Before long, though, a wave of nostalgia splashed over me. The atmosphere began to remind me of the old market where my mother used to take me. Then I began to see rare scenes, such as elderly merchants making folk crafts out of straw. One of them, Kim Seung-am, said he had been twisting straw into ropes for more than 30 years. I complimented him on his speed and dexterity. "It's nothing," he said with a smile. A few steps beyond, a group of old women was selling local vegetables like deodeok, or roots of climbing bell flowers, which is a favorite side dish in Korea and is used in Oriental medicine to control fevers. One of them, Park Geum-nyeo, offered me a bowl of the roots for 5,000 won ($4), a fair price. Compelled by the atmosphere, I asked for a discount. She said no, but then gave me extra. I moved on to a shop named "Moving Blacksmith," where a Mr. Kim sold old farm tools like handmade hoes and axes.

Markets make me hungry, so I checked out a small restaurant serving up buckwheat noodles, and got a steaming-hot bowlful for 3,000 won. Sufficiently nourished, I was ready for one of the three bus tours.

The first tour was a visit to a nearby cave, Hwa-am; the second a trip to Sogeumgang, which means Little Geumgang -- after the beauty of Mount Geumgang in North Korea; the third was a trip to Auraji, a beautiful confluence of two big rivers. All three options ended with a performance of the Arirang song by a local troupe. Jeongseon, incidentally, is where the song originated.

I decided on No. 3. As I bought my ticket, the salesclerk said, "Good choice." On the ride to Auraji, which used to be a ferry crossing, a tour guide told us a poignant legend about the place. Centuries ago, there was a young maiden who fell in love with a raftsman. During the Goryeo Dynasty, people used to ride rafts from Auraji to Seoul's Mapo ferry, though strong currents made the voyage dangerous. The raftsman proposed to the maiden and was accepted. He then started on a journey to Seoul, promising to come back after earning a fortune. She waited and waited, but he never returned. Scattered stories came back that a strong current had carried him far out to sea, where he perished. Overwhelmed with sorrow, she threw herself in the water. Now a bronze statue of the maiden stands over the river, gazing down. A pavilion was built on a patch of land in the river to soothe her soul.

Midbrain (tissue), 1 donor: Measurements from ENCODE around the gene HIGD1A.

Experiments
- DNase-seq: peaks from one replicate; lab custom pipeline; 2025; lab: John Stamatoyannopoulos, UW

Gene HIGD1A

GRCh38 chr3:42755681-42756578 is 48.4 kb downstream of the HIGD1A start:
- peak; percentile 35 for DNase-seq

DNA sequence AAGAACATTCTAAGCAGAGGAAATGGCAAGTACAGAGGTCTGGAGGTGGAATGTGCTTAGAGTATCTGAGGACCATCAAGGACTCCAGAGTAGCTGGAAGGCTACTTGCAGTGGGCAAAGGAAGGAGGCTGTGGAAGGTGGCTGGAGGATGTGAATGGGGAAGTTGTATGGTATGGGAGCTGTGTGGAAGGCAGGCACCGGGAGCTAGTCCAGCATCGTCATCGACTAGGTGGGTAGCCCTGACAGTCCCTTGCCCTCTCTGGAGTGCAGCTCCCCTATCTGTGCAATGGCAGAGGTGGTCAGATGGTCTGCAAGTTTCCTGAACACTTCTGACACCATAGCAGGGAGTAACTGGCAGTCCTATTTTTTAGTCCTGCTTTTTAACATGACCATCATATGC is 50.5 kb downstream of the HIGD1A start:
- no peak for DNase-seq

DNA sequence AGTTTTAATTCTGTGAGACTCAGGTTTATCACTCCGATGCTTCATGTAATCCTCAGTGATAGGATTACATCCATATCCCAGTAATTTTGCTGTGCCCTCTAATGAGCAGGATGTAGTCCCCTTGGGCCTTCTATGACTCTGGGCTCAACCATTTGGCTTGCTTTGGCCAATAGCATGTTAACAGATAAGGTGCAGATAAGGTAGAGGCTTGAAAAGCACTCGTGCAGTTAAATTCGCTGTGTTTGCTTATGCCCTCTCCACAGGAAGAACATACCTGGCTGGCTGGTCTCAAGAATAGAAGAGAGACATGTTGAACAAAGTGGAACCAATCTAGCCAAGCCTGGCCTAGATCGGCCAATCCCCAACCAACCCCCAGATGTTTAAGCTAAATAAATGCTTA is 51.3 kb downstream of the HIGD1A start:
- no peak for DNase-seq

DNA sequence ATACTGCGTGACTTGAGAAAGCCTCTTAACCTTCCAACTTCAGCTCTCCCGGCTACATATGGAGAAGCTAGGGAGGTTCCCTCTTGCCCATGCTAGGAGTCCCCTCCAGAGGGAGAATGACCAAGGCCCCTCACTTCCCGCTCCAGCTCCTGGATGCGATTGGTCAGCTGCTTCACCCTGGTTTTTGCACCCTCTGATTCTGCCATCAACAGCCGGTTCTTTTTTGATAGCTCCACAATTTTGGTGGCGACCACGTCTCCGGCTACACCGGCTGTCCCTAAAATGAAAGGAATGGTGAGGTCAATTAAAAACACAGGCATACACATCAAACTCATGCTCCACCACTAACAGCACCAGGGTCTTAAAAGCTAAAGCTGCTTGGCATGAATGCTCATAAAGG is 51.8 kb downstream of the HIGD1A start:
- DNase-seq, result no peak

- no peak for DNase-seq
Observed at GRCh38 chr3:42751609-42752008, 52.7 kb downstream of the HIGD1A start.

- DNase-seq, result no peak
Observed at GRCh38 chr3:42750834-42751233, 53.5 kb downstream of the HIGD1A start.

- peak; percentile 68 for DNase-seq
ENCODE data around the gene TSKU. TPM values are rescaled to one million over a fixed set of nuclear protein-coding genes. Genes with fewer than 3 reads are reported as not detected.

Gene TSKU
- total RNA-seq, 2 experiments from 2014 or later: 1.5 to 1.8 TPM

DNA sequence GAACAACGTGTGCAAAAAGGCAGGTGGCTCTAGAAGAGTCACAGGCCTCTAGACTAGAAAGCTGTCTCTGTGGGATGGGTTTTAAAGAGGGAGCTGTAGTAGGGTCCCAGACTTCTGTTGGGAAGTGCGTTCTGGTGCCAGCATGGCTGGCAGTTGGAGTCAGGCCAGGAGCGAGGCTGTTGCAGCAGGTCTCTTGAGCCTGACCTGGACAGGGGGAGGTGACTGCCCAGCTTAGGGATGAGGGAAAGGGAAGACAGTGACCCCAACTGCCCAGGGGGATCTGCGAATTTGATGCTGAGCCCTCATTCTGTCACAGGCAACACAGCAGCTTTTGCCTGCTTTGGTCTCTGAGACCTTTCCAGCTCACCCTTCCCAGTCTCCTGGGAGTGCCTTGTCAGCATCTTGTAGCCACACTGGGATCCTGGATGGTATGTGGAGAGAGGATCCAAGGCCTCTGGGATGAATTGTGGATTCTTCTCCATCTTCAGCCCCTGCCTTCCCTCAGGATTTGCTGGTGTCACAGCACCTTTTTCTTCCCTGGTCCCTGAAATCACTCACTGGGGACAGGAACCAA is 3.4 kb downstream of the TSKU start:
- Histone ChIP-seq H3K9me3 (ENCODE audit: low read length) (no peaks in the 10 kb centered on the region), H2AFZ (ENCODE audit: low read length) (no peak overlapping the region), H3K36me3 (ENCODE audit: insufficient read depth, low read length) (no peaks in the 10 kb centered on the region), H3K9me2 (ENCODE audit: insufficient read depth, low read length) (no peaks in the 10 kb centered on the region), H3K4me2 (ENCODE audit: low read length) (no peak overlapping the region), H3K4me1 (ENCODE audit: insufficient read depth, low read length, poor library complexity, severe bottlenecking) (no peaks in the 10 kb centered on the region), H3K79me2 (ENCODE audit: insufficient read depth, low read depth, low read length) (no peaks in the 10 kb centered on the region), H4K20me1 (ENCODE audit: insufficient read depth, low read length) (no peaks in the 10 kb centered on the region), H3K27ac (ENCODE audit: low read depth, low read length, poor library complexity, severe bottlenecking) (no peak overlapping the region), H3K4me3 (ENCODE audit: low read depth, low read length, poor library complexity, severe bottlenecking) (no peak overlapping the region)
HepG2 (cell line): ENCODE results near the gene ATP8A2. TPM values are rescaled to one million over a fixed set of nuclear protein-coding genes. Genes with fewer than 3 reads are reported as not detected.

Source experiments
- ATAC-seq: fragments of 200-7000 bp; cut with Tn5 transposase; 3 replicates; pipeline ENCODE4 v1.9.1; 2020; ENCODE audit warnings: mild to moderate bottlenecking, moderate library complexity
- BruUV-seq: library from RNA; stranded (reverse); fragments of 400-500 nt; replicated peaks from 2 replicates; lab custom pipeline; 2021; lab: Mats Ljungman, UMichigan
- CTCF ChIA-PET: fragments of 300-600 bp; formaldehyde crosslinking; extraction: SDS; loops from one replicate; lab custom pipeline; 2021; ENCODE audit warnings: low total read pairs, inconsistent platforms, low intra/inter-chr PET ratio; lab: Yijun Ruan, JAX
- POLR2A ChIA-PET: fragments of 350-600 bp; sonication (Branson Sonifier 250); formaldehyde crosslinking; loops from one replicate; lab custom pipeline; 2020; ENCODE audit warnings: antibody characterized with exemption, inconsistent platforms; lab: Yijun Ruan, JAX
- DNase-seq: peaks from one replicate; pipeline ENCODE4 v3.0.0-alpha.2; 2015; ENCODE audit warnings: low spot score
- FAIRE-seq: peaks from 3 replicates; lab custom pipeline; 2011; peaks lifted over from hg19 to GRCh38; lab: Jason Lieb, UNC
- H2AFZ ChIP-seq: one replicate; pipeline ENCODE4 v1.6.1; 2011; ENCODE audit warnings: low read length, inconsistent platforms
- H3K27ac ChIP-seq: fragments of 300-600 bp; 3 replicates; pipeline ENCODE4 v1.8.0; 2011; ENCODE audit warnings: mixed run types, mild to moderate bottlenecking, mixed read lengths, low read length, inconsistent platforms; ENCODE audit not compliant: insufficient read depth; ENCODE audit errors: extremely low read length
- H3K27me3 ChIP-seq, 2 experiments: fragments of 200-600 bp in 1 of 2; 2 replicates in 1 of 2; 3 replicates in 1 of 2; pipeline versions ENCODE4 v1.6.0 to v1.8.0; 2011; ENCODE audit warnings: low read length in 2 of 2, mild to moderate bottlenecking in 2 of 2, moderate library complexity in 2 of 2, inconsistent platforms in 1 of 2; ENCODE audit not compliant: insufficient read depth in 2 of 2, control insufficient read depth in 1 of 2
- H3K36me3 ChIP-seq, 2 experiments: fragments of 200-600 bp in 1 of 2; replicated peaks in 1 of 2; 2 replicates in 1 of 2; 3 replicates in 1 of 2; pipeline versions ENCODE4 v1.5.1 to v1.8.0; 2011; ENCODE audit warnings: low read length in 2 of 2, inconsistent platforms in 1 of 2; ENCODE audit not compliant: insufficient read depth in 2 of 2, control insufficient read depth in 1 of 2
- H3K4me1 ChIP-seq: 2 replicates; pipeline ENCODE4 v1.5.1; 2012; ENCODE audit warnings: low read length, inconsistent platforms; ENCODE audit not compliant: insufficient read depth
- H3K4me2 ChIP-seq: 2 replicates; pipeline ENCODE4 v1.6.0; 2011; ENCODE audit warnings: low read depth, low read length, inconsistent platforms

To get to the pavilion, I had to cross a bridge made of brushwood and mud. It seemed dangerous, for it gave a little with each step. Ms. Gwon, the kind volunteer, assured me that it was fun, and not at all dangerous, but that the bridge is sometimes swept away by heavy rains in the summer. After half an hour at the sad and beautiful place, which embodied the sentiments in the Arirang song, the bus took us to Nanhyang valley. The locals there had created an impressive sight, 180 pagodas and cairns built of pebbles and rocks.

At 4:30 p.m., the bus took us to the county's cultural center for the Jeongseon Arirang drama. Jeongseon natives must have that folk song in their genes -- it was hard to believe that the performers were all amateurs.

Around 5:10 p.m., the bus finally brought us back to Jeongseon Station, and I boarded the train to Seoul. As we chugged out of the station, the group of volunteers stood on the platform and enthusiastically waved good-bye. I leaned back and relaxed, and overheard the couple seated near me -- the Jeongseon devotees -- already planning their third trip.





The Korean National Railroad charges 24,800 won for the round-trip train fare, 9,000 won for bus route No. 1 and 6,000 won each for No. 2 and 3. Tours run until November on calendar dates ending in either 2 or 7. For more information, call 1544-7788.


by Chun Su-jin